I can't remember how I came to stumble upon The Burying Beetle. It was first published in 2005 and I missed it completely at the time. This may have been because it predated my current interest in YA fiction, or perhaps it did not receive a great deal of publicity, being published by Luath Press, one of the smaller publishers.
But oh boy - am I glad I found it. And not just The Burying Beetle but its two sequels, The Bower Bird and Inchworm, at least one of which I plan to review on here soon.
The protagonist is Gussie Stevens, aged twelve. Her story opens on August 11th, 1999, which, you may or may not remember, was the date of the total eclipse of the sun, viewable in totality from Cornwall. The eclipse is significant to Gussie, partly because it happens on her twelfth birthday but also for reasons far deeper, all connected with her recent move to St Ives with her mother and her growing interest in the bird, animal and human life of the area.
Gussie is a contemplative girl - a keen reader and observer. This is forced upon her to some extent by her condition - she can't get around very much. The older and bigger she gets, the more her heart has to struggle. When she was young, she could run and jump, but now it's difficult to walk very far without getting out of breath and exhausted, owing to her medical condition, pulmonary atresia, which means that she lacks a pulmonary artery and her blood is receiving a lot less oxygen than it needs.
The condition is fatal for some, but Gussie has, if I've understood her correctly, compensating defects in her circulatory system which mean that her blood does get some oxygen, allowing her to live a rich and interesting, if somewhat restricted, life. Gussie's observations of her three cats, as well as the local gulls, beetles, mice, dolphins, seals and humans, made me smile as well as teaching me a lot. Her attitude towards her illness is never self-pitying - she deals with it in a matter-of-fact way which is not only inspiring but deeply moving at times. Her relationship with her mother is drawn finely and with conviction. You can't help loving both of them, and the cats and other creatures too (especially the grouchy adolescent gull who refuses to leave home!).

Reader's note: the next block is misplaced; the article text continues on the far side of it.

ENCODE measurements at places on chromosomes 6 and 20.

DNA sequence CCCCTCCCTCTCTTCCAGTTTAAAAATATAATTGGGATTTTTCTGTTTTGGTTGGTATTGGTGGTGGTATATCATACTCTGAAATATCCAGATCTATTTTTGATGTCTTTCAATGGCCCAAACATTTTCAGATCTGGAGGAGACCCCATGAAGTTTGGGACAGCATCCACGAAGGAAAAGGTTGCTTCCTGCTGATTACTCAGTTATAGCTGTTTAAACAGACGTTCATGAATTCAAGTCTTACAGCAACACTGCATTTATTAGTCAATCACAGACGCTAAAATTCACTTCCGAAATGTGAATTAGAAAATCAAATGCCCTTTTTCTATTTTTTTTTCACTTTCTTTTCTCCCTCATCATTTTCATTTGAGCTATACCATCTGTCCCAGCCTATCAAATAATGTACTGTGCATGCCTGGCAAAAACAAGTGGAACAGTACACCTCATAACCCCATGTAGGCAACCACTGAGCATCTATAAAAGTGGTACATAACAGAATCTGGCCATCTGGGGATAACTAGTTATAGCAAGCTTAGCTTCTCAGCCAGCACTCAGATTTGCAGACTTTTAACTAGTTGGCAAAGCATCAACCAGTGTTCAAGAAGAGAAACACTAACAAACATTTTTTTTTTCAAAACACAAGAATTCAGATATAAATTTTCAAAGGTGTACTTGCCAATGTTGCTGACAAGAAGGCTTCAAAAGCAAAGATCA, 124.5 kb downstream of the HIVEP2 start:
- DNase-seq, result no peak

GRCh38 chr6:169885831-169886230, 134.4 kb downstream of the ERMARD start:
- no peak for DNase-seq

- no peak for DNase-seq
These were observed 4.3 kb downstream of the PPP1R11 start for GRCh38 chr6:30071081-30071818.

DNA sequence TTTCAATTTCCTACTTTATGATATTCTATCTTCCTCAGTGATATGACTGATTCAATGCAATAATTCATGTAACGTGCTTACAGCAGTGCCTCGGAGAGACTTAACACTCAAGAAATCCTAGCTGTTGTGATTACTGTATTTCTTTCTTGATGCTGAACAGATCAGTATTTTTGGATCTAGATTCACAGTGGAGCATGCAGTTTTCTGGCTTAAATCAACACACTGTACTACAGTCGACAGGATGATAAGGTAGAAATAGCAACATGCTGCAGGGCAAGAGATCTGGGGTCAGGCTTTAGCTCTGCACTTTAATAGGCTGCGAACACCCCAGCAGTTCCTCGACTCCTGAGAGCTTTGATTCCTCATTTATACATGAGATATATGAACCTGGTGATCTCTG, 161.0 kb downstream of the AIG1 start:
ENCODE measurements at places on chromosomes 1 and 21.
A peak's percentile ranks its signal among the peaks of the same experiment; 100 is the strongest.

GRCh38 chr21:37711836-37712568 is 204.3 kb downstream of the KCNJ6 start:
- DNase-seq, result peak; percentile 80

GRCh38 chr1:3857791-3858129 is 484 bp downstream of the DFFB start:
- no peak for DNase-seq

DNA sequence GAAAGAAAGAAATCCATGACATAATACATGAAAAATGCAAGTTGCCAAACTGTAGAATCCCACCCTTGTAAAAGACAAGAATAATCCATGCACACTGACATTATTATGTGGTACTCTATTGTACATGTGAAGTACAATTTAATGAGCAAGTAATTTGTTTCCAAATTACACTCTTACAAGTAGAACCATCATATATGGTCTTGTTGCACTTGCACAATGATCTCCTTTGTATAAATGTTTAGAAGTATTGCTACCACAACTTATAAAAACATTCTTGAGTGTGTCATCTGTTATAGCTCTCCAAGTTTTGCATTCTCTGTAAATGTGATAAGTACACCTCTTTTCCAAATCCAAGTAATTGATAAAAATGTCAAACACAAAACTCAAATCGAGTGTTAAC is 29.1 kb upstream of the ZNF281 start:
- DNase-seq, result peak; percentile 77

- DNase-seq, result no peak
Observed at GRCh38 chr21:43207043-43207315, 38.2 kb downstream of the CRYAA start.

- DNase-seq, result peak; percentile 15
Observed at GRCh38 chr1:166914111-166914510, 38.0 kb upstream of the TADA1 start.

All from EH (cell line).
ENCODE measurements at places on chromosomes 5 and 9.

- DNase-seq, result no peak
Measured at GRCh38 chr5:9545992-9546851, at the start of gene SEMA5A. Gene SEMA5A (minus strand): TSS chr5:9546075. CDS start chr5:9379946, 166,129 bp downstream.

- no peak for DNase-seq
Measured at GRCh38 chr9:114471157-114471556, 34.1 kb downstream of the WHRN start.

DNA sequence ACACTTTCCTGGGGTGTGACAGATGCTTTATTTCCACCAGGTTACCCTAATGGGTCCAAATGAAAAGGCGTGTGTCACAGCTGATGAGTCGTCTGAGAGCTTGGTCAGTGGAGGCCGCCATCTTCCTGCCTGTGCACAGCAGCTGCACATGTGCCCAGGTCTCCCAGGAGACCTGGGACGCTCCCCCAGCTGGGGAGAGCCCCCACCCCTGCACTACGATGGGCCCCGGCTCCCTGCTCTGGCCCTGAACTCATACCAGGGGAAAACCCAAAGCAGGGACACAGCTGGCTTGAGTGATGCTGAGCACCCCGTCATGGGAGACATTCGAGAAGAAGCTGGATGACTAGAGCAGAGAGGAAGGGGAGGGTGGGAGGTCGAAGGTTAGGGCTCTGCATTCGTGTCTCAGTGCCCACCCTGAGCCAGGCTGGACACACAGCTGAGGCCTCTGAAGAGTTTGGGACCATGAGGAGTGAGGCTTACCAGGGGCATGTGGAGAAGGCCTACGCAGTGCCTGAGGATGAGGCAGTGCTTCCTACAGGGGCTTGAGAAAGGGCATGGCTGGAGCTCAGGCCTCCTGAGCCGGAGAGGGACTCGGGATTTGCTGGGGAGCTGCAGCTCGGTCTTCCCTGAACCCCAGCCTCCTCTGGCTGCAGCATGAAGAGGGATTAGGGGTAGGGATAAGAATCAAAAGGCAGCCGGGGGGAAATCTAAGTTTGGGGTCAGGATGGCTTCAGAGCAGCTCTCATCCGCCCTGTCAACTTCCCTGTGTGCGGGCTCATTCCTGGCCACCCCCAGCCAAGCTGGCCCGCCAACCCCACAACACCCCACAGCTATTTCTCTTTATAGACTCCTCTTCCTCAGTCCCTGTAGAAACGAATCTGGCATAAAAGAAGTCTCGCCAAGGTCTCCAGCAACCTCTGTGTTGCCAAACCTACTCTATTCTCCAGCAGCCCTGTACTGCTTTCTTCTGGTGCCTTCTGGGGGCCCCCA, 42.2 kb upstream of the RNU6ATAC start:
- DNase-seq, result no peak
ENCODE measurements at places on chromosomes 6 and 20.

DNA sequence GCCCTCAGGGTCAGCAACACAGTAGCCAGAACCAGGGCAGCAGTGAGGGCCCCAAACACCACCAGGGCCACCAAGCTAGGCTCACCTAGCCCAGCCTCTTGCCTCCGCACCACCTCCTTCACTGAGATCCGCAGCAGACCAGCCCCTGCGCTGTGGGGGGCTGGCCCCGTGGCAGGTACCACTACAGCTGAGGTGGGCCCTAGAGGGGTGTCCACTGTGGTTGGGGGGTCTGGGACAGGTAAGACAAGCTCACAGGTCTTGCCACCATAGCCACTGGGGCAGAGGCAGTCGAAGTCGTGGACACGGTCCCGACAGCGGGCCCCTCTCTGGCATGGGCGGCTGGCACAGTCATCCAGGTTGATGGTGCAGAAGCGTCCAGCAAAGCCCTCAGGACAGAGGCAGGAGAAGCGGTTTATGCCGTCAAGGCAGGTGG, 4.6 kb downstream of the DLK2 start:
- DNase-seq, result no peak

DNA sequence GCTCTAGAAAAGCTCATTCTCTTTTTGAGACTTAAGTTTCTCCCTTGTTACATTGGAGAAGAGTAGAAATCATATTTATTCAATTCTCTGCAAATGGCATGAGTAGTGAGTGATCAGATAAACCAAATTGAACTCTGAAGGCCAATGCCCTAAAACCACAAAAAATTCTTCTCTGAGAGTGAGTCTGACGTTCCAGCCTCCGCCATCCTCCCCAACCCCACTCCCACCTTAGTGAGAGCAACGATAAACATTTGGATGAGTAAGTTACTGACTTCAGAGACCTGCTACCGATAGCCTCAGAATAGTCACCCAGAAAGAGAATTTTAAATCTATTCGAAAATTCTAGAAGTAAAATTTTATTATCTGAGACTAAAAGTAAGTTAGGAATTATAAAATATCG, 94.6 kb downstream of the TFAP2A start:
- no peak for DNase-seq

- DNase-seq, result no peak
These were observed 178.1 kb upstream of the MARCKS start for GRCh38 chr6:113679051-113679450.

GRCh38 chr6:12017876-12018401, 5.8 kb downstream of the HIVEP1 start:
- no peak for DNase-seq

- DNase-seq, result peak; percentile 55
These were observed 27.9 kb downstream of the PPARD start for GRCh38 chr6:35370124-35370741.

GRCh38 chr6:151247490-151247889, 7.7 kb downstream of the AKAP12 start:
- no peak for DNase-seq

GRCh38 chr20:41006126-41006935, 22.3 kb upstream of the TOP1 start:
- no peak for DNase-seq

Gussie can't go to school because of the risk of picking up infections. She's lonely, of course, and she misses her London life, but soon she starts to make friends with a number of local residents and discoveres that her father (still living in London, now with The Lovely Eloise) has relatives in the town. Slowly, St Ives becomes home, and Gussie shares with us her observations of the seashore in all its moods. She's not afraid to tell us about the anger and jealousy she feels at times, and about her grief over the loss of her grandparents. Altogether, this is a profound, thoughtful and convincing book. But don't go away with the impression that it's heavy and sad, because it's not. Gussie has a tremendous love of life and is determined to make the most of however much (or little) of it she has left.
I think there is something for every age here. Ann Kelley says she does not write for children but for readers, and that shows through every page. She also tells us that Gussie's story is partly based on that of her own son, who also had pulmonary atresia. That helps explain why she gets it all (as far as I can tell) so 'right'. But she is a fine writer, too, and her love of Cornwall and its wildlife brings the story alive.
Highly recommended, for any reader of 10+.
Title: The Burying Beetle
Author: Ann Kelley
First published: 2005
Publisher: Luath Press
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